Dr. Grunau: Robert Kaplan and Michael Porter at the Harvard Business School would argue that the reason we are having trouble controlling health care costs is that we don’t know what they are. Everybody looks at charges, which is a useless measurement of actual cost. Organizations may have to use a different method of activity-based accounting to look at the real costs.

What will be the future of contracted groups in ACO models?

Dr. Brenner: There is a massive consolidation that has gone on due to the cost of support infrastructures. We have a quality team and IT infrastructure to do things like PQRS for example. Not only will groups need an EMR, but other software to manage the EMR and ancillary support such as care management and pharmacy.

We utilize care management to determine, for example, which diabetic patients need their eyes checked. The care manager calls the patient and gets them in to be seen. Doing care management through our own physician-lead specialty group yields better results then if an insurance company were to manage this.

We are doing well in terms of our contracting and as long as we continue to control costs and improve outcomes we will remain viable. I am not sure how a small independent group can support the required infrastructure.

Dr. Van Cleve: Incentives to contracted groups for outcomes. Currently our Aurora employees are being incentivized on 1) Resource utilization, 2) Patient loyalty, and 3) Quality Metrics. The same incentives can be applied to contracted groups.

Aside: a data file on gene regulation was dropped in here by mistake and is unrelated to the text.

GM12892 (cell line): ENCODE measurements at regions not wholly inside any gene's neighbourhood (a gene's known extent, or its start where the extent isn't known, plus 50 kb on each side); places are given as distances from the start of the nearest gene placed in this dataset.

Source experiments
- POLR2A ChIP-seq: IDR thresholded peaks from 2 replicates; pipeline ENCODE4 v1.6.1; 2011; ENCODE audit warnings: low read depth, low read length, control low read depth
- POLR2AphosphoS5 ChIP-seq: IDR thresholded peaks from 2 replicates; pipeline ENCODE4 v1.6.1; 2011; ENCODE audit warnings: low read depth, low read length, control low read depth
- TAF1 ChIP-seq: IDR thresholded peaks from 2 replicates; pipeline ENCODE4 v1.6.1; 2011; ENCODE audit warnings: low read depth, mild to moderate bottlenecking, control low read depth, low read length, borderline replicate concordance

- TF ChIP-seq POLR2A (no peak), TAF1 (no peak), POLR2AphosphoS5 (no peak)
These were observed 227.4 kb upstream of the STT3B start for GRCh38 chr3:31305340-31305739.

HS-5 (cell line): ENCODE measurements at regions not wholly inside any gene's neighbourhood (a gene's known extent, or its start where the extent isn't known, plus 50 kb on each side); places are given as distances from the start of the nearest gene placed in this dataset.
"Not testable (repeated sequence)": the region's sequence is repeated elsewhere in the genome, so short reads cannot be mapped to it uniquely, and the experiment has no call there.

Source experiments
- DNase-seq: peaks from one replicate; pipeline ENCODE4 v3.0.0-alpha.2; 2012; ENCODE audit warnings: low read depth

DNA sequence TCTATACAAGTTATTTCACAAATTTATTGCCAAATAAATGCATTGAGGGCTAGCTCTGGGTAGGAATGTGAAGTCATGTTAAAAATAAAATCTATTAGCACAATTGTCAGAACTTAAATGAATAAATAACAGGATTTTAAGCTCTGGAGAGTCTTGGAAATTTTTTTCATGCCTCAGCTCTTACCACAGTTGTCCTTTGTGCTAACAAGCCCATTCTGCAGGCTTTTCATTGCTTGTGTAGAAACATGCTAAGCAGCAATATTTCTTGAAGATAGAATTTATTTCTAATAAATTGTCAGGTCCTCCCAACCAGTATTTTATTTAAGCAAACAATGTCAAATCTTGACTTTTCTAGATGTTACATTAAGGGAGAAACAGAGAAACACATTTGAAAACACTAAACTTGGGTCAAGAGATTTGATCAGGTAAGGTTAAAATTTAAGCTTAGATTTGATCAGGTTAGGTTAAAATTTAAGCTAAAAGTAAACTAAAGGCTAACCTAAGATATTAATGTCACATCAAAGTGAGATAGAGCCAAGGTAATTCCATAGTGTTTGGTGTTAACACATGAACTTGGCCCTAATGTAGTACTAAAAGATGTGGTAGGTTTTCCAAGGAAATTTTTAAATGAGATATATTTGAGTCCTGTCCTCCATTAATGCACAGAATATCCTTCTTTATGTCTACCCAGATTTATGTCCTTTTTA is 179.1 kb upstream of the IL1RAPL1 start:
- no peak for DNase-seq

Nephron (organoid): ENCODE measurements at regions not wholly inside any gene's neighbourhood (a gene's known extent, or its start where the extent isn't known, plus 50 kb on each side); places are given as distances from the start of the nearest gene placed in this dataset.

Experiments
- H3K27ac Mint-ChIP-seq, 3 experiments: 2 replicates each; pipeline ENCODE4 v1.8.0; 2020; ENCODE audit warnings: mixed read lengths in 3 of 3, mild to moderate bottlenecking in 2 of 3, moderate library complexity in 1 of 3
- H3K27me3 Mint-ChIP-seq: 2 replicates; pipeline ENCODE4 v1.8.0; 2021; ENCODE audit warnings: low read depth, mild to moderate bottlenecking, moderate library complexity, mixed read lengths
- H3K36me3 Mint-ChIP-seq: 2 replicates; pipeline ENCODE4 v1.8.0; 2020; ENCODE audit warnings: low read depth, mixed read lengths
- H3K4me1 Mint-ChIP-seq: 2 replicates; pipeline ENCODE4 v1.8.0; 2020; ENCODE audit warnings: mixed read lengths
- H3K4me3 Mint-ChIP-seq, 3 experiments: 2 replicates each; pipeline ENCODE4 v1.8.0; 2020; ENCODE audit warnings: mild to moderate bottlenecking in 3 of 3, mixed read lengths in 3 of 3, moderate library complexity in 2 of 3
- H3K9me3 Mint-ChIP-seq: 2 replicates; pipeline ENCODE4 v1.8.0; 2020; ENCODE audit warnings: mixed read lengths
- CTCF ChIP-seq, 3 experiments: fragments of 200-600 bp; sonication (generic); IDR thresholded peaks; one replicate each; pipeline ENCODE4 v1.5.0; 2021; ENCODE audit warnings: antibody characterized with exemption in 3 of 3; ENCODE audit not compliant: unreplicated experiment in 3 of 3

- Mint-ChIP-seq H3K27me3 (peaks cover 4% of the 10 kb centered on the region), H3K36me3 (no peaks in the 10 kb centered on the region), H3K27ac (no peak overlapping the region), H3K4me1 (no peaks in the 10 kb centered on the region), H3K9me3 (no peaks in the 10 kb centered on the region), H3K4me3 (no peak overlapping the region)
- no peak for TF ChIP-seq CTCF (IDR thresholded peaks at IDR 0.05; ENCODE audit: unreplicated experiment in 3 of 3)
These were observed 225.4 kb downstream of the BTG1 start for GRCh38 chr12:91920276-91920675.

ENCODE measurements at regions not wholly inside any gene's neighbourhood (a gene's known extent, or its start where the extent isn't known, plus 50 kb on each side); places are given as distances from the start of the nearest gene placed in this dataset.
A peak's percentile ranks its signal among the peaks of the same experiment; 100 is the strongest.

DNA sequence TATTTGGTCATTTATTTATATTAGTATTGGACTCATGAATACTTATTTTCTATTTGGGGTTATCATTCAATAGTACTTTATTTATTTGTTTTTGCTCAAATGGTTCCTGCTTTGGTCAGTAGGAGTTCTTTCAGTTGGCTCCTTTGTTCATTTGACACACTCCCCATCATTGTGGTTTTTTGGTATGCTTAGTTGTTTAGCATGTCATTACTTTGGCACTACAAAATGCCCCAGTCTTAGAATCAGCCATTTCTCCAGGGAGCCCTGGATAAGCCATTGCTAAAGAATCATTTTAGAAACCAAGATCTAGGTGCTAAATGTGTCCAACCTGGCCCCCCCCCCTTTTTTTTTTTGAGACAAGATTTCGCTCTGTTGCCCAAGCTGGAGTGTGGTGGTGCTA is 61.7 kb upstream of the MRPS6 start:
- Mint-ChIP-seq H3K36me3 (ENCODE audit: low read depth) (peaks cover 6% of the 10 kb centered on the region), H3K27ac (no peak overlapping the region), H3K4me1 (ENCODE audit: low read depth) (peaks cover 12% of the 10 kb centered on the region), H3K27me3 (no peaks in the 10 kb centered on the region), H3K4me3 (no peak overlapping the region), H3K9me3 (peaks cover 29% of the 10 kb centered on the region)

Dr. Grunau: There is a movement in bigger hospitals to get emergency and hospitalist groups to combine for the contract. The single hospital emergency physicians group may well be going the way of the dinosaur. EMA is working to be seen by the hospital and ACOs as proactive and an early mover. We are pushing our ED leaders to become local ACO leaders. We are in the early phases of educating primary care physicians on the importance of emergency physicians in the ACO.

The forgotten stepchild of health care reform is the ED. A lot of people see it as the problem that needs to be fixed, but we are the health care system for many patients given the lack of primary care or the restrictions of traditional office hours. We (emergency physicians) influence 30% of the health care budget as we make about 50% of the admission decisions and up to 65% of Medicare admission decisions—a big driver of cost. Every American, as a patient or visitor, comes through the ED once every two years. Most of the action is happening in the ED and we need to have a seat at the table of this discussion.

How any ACO’s shared savings are divided may be a precursor for how most of the revenues are divided in the future. Emergency Medicine, although a specialty, is really the “other primary care” although we don’t have the option of batching our patients during weekday hours, which decreases cost. Emergency physicians need to participate in these discussions because our portion of initial shared savings may be a legacy we live with for the foreseeable future.

What is the future of fee-for-service or will there be more bundled payments?

Dr. Van Cleve: Bundled payments may not work. It is too complicated. There are too many variables and too many people. Take cardiac care for example. There are a lot of people involved in that care from ED physicians to cardiothoracic surgeons, cardiologist, radiology, etc. It is simply too hard to piece each part out especially when some have little effect on the overall outcome.